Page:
With grant help from the city through a workforce housing grant, DeHays is committed to offering his apartments at rates 10-15 percent less than other options in the area and holding his rates under market for 15 years. “So our lease rates are going to be anywhere from $695 to $1,050 a month” for apartments ranging from 350 to 700 square feet, he says.
The intent is to increase housing options for Downtown employees, such as those the city of Columbus will bring to new offices being built across Front Street from his property, DeHays says.
So far, roofs have been replaced and 12 months of interior construction is expected to begin in February or March, DeHays says. Outside plans will go to the Downtown Commission in January or February but “we’re not proposing any drastic changes to the exterior. They’ll have to approve our storefronts,” he says.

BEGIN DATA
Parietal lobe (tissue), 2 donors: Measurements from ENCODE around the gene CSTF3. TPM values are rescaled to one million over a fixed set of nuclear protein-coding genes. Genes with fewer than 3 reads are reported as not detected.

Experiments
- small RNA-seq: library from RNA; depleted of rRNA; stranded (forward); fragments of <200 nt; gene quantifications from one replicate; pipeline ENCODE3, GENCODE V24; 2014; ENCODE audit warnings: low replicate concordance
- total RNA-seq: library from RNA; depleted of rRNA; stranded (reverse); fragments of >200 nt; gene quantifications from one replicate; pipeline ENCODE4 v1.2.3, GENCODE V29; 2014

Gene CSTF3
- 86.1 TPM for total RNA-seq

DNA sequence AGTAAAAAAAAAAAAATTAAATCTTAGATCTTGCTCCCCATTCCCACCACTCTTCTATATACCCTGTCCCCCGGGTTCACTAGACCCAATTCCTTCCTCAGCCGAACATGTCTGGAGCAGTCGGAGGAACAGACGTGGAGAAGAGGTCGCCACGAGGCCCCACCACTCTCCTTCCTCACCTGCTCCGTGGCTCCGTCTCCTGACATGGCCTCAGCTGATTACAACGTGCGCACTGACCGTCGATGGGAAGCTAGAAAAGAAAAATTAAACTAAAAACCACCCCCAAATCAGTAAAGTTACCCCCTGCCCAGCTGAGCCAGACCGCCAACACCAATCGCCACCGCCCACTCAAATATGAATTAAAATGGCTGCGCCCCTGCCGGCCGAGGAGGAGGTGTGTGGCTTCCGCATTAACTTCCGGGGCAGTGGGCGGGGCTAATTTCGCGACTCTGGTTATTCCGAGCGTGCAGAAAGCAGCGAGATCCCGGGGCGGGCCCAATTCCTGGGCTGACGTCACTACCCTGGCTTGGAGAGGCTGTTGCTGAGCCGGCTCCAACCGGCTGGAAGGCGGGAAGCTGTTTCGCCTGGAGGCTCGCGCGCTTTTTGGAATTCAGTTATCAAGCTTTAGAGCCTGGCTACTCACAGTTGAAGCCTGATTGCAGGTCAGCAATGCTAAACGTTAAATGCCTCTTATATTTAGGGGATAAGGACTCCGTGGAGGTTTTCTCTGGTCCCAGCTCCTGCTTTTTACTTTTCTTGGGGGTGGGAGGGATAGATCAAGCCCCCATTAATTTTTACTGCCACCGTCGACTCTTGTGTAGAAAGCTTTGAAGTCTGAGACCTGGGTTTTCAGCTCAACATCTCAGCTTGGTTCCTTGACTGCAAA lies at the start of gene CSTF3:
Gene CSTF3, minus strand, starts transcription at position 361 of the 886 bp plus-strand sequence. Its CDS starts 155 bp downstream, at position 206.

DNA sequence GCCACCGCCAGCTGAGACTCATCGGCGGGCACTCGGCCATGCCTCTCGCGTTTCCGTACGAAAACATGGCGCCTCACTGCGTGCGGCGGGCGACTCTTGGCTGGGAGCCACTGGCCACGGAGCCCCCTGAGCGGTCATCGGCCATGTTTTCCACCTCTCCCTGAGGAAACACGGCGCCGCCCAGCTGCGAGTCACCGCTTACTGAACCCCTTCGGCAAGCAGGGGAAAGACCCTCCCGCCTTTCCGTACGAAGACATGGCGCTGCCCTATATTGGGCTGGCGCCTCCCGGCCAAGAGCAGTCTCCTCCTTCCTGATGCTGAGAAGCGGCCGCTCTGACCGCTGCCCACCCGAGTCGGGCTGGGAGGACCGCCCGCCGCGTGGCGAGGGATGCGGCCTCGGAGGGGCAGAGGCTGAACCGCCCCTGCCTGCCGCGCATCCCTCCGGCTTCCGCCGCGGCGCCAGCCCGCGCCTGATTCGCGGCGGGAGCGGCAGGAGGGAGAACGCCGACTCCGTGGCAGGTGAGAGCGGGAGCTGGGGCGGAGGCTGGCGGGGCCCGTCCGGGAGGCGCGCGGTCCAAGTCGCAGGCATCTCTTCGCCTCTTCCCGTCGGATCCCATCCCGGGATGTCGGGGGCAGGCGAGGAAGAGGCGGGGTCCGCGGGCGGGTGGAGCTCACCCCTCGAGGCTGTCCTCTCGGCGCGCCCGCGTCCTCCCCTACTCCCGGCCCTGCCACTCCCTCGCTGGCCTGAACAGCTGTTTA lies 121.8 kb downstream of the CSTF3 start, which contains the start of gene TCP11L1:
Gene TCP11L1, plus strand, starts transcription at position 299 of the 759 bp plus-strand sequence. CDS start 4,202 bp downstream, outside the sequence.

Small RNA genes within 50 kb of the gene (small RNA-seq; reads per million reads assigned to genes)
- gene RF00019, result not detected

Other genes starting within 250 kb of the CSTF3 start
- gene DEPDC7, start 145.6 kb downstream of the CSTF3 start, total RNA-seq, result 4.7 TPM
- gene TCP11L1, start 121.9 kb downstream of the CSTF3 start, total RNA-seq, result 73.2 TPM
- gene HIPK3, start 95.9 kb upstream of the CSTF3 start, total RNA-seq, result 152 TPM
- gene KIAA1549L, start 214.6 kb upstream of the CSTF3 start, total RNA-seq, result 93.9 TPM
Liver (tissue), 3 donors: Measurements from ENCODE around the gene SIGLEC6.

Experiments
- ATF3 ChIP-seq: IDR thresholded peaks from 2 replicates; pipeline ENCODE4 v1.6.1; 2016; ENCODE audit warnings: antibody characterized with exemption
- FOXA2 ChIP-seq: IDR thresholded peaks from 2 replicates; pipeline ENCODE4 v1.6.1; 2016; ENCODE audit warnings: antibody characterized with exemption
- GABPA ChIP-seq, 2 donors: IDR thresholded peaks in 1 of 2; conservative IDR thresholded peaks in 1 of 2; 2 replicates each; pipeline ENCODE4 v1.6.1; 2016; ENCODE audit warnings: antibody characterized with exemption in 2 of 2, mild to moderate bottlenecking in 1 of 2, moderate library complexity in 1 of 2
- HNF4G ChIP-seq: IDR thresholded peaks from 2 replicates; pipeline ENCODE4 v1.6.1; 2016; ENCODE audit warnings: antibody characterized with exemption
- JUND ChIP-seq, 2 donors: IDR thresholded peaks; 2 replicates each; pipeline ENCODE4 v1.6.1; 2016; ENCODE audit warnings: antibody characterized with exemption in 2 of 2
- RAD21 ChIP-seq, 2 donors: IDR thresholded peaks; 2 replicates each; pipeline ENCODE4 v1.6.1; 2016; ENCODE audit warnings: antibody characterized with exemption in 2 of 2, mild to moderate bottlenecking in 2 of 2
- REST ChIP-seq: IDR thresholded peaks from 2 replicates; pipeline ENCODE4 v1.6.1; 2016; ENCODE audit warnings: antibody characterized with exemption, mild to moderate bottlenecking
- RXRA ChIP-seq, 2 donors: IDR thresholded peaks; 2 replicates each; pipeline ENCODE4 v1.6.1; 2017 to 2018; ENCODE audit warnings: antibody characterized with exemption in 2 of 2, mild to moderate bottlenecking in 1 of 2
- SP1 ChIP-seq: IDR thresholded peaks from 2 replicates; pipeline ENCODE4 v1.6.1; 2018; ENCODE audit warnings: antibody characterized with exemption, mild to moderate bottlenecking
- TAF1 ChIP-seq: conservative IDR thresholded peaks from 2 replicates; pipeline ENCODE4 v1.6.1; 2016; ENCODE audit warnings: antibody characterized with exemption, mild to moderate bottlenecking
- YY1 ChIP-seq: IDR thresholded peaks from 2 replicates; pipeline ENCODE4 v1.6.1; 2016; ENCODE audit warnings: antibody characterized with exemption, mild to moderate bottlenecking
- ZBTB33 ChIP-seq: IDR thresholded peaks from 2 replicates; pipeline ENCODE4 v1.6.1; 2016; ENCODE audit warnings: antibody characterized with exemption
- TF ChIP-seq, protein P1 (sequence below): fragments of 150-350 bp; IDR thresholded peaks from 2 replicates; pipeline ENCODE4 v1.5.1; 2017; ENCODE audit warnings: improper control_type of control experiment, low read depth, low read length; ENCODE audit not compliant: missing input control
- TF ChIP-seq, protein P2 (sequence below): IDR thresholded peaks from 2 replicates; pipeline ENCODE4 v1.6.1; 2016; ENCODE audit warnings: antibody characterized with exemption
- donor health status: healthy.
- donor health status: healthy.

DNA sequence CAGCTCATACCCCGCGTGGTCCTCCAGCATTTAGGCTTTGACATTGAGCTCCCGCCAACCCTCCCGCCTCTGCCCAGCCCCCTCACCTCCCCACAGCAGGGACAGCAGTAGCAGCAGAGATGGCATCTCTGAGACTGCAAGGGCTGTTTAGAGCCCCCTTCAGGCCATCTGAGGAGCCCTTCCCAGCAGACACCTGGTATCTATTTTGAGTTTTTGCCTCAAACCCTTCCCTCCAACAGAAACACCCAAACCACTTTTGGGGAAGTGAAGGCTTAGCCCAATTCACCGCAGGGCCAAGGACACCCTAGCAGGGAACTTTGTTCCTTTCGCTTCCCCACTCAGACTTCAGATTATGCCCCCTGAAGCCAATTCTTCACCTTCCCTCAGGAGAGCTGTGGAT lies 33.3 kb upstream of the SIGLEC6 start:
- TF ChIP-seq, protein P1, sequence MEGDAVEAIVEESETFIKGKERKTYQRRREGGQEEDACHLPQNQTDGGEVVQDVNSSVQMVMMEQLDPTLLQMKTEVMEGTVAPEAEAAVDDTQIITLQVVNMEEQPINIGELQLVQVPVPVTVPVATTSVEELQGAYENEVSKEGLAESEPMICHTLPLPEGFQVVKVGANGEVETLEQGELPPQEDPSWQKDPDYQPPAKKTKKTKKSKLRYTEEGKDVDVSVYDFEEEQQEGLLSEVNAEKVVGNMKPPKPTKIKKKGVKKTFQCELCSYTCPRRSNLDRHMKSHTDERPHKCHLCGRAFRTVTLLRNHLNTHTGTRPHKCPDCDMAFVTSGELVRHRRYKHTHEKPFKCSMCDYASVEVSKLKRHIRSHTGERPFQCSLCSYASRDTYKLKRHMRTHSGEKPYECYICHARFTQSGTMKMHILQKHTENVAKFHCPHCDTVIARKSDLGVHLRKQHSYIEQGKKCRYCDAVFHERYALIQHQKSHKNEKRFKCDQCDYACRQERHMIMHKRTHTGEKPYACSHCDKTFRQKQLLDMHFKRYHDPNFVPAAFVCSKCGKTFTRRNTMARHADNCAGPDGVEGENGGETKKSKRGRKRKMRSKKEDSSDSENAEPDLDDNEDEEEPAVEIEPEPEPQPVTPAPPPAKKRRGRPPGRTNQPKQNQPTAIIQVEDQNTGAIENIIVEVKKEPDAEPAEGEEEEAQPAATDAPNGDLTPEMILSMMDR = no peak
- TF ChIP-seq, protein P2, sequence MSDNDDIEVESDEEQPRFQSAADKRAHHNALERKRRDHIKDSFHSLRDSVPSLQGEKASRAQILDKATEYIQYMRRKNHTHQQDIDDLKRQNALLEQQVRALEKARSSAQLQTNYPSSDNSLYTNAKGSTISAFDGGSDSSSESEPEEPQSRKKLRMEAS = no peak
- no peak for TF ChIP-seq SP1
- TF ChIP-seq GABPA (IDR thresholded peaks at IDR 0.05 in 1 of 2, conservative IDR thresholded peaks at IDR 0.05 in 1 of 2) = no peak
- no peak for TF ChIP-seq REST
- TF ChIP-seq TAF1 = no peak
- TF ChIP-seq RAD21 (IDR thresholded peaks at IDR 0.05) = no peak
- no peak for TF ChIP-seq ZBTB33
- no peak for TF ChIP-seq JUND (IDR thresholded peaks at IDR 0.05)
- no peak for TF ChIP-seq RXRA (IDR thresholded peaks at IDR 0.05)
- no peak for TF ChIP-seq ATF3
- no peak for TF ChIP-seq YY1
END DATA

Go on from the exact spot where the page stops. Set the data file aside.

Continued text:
Among new commercial tenants will be Cravings Café, moving from its popular former Italian Village location to the former Saigon Palace site. A pet food shop and a furniture store are also in the lineup, DeHays says.
“I’m known for being a historic renovation expert. I’m known for restoring historic buildings, and that’s what I love to do. I try to find a need for the community around there that fits a public need and renovate the building to fill that gap. That’s where the City of Columbus helped out with their housing works initiative,” DeHays says.
To help with parking in the area, DeHays recently acquired a five-level garage at 56-62 E. Long St. that has been closed just over two years.